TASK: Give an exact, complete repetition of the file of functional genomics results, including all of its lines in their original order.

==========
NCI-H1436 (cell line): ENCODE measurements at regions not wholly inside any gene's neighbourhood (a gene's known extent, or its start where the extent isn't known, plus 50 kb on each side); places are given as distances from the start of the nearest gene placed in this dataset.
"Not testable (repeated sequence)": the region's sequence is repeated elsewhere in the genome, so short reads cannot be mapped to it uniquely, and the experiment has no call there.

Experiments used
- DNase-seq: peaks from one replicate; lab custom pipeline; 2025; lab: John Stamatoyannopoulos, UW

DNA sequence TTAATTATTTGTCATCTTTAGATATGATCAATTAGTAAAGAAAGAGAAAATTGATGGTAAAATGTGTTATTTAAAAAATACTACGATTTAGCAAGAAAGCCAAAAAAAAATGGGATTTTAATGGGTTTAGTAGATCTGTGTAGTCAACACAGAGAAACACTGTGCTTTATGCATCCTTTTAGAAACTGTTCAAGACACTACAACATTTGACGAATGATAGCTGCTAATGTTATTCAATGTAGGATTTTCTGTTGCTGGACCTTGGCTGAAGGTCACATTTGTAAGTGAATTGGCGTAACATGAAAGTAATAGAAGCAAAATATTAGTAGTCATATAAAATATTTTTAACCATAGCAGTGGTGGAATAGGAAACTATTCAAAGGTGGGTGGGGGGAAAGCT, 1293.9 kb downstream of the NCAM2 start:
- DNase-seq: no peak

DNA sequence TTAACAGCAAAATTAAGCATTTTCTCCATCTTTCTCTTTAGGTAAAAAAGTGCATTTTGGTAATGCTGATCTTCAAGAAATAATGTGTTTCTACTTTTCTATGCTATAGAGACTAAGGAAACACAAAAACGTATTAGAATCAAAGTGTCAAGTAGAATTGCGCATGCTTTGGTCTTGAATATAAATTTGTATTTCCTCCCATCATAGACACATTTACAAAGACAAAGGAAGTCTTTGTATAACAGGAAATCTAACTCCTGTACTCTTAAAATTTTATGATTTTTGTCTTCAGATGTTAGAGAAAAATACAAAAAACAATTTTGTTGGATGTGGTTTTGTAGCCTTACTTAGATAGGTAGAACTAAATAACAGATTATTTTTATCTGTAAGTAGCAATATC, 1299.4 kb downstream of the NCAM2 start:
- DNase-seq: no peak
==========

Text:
NCI-H1436 (cell line): ENCODE measurements at regions not wholly inside any gene's neighbourhood (a gene's known extent, or its start where the extent isn't known, plus 50 kb on each side); places are given as distances from the start of the nearest gene placed in this dataset.
"Not testable (repeated sequence)": the region's sequence is repeated elsewhere in the genome, so short reads cannot be mapped to it uniquely, and the experiment has no call there.

Experiments used
- DNase-seq: peaks from one replicate; lab custom pipeline; 2025; lab: John Stamatoyannopoulos, UW

DNA sequence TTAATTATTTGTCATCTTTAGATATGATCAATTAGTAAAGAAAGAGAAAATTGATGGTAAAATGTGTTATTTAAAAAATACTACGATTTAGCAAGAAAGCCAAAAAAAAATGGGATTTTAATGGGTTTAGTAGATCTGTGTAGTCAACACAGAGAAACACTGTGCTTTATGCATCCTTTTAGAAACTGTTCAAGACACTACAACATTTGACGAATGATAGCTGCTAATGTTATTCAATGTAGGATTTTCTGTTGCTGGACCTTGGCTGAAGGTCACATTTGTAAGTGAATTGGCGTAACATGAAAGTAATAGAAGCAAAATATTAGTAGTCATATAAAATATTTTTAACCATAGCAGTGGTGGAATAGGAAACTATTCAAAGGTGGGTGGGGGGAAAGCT, 1293.9 kb downstream of the NCAM2 start:
- DNase-seq: no peak

DNA sequence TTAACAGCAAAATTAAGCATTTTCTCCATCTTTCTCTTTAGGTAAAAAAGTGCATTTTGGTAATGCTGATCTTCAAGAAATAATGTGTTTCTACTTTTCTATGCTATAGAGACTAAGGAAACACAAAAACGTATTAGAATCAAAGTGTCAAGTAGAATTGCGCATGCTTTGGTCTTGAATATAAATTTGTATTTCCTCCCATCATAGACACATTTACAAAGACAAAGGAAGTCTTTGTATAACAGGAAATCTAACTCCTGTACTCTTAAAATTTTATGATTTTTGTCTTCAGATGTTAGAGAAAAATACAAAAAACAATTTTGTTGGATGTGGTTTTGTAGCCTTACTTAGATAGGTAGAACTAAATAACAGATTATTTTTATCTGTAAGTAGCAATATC, 1299.4 kb downstream of the NCAM2 start:
- DNase-seq: no peak